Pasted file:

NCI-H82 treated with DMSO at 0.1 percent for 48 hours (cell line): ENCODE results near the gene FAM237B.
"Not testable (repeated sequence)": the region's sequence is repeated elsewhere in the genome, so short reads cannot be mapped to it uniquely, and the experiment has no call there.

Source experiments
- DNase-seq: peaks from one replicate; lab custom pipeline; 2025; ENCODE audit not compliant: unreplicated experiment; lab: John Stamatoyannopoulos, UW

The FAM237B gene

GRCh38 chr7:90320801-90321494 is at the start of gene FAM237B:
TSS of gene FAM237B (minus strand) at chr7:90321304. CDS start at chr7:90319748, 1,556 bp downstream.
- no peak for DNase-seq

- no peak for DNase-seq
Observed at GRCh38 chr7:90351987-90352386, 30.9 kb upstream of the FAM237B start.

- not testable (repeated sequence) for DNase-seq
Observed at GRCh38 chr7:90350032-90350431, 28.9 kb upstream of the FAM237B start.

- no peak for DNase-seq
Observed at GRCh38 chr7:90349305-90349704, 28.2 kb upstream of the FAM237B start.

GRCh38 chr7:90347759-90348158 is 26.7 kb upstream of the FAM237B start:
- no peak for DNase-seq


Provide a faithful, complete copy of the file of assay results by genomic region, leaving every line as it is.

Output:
NCI-H82 treated with DMSO at 0.1 percent for 48 hours (cell line): ENCODE results near the gene FAM237B.
"Not testable (repeated sequence)": the region's sequence is repeated elsewhere in the genome, so short reads cannot be mapped to it uniquely, and the experiment has no call there.

Source experiments
- DNase-seq: peaks from one replicate; lab custom pipeline; 2025; ENCODE audit not compliant: unreplicated experiment; lab: John Stamatoyannopoulos, UW

The FAM237B gene

GRCh38 chr7:90320801-90321494 is at the start of gene FAM237B:
TSS of gene FAM237B (minus strand) at chr7:90321304. CDS start at chr7:90319748, 1,556 bp downstream.
- no peak for DNase-seq

- no peak for DNase-seq
Observed at GRCh38 chr7:90351987-90352386, 30.9 kb upstream of the FAM237B start.

- not testable (repeated sequence) for DNase-seq
Observed at GRCh38 chr7:90350032-90350431, 28.9 kb upstream of the FAM237B start.

- no peak for DNase-seq
Observed at GRCh38 chr7:90349305-90349704, 28.2 kb upstream of the FAM237B start.

GRCh38 chr7:90347759-90348158 is 26.7 kb upstream of the FAM237B start:
- no peak for DNase-seq